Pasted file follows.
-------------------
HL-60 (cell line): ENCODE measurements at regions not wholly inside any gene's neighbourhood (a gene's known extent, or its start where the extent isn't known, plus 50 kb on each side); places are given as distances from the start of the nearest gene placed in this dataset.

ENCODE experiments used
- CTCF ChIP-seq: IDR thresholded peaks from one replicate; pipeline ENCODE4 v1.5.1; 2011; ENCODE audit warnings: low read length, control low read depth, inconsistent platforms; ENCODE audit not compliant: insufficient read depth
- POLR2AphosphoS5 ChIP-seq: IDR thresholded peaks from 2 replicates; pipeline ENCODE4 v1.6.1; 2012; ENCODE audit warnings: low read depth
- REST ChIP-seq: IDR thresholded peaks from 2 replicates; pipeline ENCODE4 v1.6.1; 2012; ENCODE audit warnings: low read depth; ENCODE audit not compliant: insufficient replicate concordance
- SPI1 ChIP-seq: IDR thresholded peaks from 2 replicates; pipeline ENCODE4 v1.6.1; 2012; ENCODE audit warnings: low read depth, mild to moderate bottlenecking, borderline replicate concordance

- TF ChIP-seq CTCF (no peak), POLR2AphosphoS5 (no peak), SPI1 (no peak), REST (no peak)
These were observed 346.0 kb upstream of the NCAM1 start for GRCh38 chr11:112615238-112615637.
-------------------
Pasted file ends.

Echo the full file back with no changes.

HL-60 (cell line): ENCODE measurements at regions not wholly inside any gene's neighbourhood (a gene's known extent, or its start where the extent isn't known, plus 50 kb on each side); places are given as distances from the start of the nearest gene placed in this dataset.

ENCODE experiments used
- CTCF ChIP-seq: IDR thresholded peaks from one replicate; pipeline ENCODE4 v1.5.1; 2011; ENCODE audit warnings: low read length, control low read depth, inconsistent platforms; ENCODE audit not compliant: insufficient read depth
- POLR2AphosphoS5 ChIP-seq: IDR thresholded peaks from 2 replicates; pipeline ENCODE4 v1.6.1; 2012; ENCODE audit warnings: low read depth
- REST ChIP-seq: IDR thresholded peaks from 2 replicates; pipeline ENCODE4 v1.6.1; 2012; ENCODE audit warnings: low read depth; ENCODE audit not compliant: insufficient replicate concordance
- SPI1 ChIP-seq: IDR thresholded peaks from 2 replicates; pipeline ENCODE4 v1.6.1; 2012; ENCODE audit warnings: low read depth, mild to moderate bottlenecking, borderline replicate concordance

- TF ChIP-seq CTCF (no peak), POLR2AphosphoS5 (no peak), SPI1 (no peak), REST (no peak)
These were observed 346.0 kb upstream of the NCAM1 start for GRCh38 chr11:112615238-112615637.